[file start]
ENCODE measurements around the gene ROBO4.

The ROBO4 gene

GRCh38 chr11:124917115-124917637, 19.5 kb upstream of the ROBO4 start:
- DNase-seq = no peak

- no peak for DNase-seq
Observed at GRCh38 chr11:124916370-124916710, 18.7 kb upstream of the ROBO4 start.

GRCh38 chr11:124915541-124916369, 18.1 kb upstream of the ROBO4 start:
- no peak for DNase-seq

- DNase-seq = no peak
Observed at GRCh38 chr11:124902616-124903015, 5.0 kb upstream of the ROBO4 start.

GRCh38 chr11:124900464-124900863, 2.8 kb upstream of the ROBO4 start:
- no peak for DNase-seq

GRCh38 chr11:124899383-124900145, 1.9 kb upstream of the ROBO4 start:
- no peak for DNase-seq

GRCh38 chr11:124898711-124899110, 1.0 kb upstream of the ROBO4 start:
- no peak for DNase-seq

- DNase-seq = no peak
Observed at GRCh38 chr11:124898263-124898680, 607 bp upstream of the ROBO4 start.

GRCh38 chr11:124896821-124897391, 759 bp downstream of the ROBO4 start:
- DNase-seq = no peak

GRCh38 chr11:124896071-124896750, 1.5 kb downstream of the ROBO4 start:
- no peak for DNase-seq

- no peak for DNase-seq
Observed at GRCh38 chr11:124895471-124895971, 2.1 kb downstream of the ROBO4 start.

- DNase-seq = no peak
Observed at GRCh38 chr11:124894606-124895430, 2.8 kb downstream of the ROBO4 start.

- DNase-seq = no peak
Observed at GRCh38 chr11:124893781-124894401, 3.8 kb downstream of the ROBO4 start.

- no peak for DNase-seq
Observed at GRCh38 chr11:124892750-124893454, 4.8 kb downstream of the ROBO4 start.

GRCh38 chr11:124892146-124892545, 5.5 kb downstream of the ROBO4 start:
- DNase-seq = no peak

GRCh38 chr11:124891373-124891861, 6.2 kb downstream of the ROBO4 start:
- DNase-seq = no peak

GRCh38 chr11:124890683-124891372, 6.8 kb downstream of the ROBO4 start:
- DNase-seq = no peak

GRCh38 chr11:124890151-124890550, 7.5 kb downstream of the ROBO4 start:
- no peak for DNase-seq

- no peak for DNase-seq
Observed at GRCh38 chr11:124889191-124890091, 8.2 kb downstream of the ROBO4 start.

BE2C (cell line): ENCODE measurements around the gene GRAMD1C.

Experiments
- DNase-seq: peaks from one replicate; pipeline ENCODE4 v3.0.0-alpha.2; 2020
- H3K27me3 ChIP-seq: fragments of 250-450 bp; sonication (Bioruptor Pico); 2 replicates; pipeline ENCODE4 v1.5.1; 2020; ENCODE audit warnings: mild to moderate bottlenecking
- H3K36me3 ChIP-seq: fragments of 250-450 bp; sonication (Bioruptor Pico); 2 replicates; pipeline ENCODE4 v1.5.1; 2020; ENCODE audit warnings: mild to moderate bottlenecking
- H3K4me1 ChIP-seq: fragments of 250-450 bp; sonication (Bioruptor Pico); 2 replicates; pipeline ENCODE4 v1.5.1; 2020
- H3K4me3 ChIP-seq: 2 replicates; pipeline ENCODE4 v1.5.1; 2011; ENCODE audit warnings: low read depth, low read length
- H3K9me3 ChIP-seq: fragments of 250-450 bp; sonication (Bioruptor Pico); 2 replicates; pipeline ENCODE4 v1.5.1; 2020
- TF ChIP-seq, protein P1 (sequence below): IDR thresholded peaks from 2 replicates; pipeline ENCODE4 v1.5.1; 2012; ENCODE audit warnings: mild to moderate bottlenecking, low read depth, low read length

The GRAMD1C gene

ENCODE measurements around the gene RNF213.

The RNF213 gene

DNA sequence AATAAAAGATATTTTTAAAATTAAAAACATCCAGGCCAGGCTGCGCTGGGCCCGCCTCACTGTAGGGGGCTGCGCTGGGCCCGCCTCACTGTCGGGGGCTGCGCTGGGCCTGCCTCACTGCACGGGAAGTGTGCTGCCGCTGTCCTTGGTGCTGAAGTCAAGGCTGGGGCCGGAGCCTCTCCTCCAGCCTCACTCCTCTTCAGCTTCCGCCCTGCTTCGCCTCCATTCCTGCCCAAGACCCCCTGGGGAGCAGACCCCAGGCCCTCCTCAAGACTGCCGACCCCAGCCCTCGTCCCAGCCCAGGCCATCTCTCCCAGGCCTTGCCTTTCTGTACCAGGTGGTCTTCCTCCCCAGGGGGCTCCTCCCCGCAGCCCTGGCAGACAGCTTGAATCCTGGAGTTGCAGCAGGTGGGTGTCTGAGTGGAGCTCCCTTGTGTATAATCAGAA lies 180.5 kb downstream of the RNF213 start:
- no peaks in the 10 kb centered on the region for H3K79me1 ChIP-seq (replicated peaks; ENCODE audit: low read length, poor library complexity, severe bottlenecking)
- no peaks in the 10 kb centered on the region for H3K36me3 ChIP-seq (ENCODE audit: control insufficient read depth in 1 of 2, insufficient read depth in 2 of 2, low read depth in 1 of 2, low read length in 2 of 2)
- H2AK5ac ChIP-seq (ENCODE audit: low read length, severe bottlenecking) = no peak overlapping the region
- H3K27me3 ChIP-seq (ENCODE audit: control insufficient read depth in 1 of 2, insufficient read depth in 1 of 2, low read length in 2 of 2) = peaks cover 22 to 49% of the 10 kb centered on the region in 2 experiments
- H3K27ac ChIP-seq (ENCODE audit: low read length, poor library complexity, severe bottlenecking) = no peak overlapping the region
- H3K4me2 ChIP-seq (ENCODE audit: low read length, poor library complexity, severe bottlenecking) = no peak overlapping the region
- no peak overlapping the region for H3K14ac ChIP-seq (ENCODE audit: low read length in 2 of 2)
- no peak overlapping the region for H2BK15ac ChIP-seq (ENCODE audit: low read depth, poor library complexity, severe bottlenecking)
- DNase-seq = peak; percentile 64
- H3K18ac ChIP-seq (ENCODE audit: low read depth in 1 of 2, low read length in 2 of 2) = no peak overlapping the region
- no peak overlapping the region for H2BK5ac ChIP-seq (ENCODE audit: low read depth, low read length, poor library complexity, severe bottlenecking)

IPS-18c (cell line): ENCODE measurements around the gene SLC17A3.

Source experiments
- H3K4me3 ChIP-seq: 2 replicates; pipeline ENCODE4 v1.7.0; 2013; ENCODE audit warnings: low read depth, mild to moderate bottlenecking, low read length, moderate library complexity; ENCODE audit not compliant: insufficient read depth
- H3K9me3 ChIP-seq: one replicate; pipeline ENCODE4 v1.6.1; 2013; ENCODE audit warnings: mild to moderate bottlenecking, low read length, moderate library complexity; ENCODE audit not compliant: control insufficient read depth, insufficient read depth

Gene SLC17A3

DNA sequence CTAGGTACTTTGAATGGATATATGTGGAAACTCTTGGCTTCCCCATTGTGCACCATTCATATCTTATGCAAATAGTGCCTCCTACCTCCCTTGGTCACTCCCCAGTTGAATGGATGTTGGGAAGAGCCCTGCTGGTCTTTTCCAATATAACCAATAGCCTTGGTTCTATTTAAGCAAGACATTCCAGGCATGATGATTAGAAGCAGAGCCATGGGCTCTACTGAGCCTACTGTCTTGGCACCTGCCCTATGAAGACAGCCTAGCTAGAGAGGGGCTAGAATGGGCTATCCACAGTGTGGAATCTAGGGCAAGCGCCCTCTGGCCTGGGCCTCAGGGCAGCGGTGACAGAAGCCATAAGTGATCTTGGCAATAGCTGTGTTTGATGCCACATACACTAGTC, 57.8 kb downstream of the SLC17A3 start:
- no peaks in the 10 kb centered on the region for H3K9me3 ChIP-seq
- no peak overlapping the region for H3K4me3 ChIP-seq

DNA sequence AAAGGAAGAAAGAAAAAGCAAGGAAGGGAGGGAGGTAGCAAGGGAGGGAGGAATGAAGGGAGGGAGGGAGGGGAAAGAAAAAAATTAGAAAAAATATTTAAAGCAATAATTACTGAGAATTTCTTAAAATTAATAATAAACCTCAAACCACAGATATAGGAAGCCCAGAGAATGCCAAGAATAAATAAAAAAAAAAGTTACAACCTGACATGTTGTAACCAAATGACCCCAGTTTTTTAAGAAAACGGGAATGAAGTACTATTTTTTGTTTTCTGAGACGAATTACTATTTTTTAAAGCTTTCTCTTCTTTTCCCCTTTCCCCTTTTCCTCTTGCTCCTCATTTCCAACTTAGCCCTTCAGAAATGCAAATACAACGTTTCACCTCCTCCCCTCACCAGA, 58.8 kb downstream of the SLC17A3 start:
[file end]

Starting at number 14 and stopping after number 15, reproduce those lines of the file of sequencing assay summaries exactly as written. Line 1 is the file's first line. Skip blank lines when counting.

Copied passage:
- no peak for DNase-seq

GRCh38 chr11:124898711-124899110, 1.0 kb upstream of the ROBO4 start: